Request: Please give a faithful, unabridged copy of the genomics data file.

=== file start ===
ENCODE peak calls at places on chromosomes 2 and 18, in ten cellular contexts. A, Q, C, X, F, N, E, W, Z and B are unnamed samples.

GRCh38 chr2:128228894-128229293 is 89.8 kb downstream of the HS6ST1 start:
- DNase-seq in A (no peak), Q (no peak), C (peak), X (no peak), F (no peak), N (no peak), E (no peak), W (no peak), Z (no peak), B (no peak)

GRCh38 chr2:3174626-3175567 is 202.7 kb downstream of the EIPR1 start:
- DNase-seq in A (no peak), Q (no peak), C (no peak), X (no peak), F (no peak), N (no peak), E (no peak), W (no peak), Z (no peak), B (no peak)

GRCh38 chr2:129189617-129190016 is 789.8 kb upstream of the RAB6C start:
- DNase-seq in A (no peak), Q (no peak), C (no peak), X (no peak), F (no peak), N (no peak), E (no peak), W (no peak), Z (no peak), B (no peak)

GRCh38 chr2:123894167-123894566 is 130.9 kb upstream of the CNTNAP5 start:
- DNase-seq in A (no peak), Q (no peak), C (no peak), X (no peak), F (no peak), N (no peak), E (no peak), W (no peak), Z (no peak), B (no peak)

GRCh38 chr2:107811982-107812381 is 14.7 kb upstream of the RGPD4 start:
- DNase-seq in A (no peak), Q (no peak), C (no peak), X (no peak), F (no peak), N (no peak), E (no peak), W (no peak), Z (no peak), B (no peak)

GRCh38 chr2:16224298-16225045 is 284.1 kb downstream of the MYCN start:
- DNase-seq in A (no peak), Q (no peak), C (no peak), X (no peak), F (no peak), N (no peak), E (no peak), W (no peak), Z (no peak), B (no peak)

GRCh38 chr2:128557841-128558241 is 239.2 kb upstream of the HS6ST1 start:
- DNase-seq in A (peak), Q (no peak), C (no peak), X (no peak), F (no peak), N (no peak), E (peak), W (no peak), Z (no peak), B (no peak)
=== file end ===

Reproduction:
ENCODE peak calls at places on chromosomes 2 and 18, in ten cellular contexts. A, Q, C, X, F, N, E, W, Z and B are unnamed samples.

GRCh38 chr2:128228894-128229293 is 89.8 kb downstream of the HS6ST1 start:
- DNase-seq in A (no peak), Q (no peak), C (peak), X (no peak), F (no peak), N (no peak), E (no peak), W (no peak), Z (no peak), B (no peak)

GRCh38 chr2:3174626-3175567 is 202.7 kb downstream of the EIPR1 start:
- DNase-seq in A (no peak), Q (no peak), C (no peak), X (no peak), F (no peak), N (no peak), E (no peak), W (no peak), Z (no peak), B (no peak)

GRCh38 chr2:129189617-129190016 is 789.8 kb upstream of the RAB6C start:
- DNase-seq in A (no peak), Q (no peak), C (no peak), X (no peak), F (no peak), N (no peak), E (no peak), W (no peak), Z (no peak), B (no peak)

GRCh38 chr2:123894167-123894566 is 130.9 kb upstream of the CNTNAP5 start:
- DNase-seq in A (no peak), Q (no peak), C (no peak), X (no peak), F (no peak), N (no peak), E (no peak), W (no peak), Z (no peak), B (no peak)

GRCh38 chr2:107811982-107812381 is 14.7 kb upstream of the RGPD4 start:
- DNase-seq in A (no peak), Q (no peak), C (no peak), X (no peak), F (no peak), N (no peak), E (no peak), W (no peak), Z (no peak), B (no peak)

GRCh38 chr2:16224298-16225045 is 284.1 kb downstream of the MYCN start:
- DNase-seq in A (no peak), Q (no peak), C (no peak), X (no peak), F (no peak), N (no peak), E (no peak), W (no peak), Z (no peak), B (no peak)

GRCh38 chr2:128557841-128558241 is 239.2 kb upstream of the HS6ST1 start:
- DNase-seq in A (peak), Q (no peak), C (no peak), X (no peak), F (no peak), N (no peak), E (peak), W (no peak), Z (no peak), B (no peak)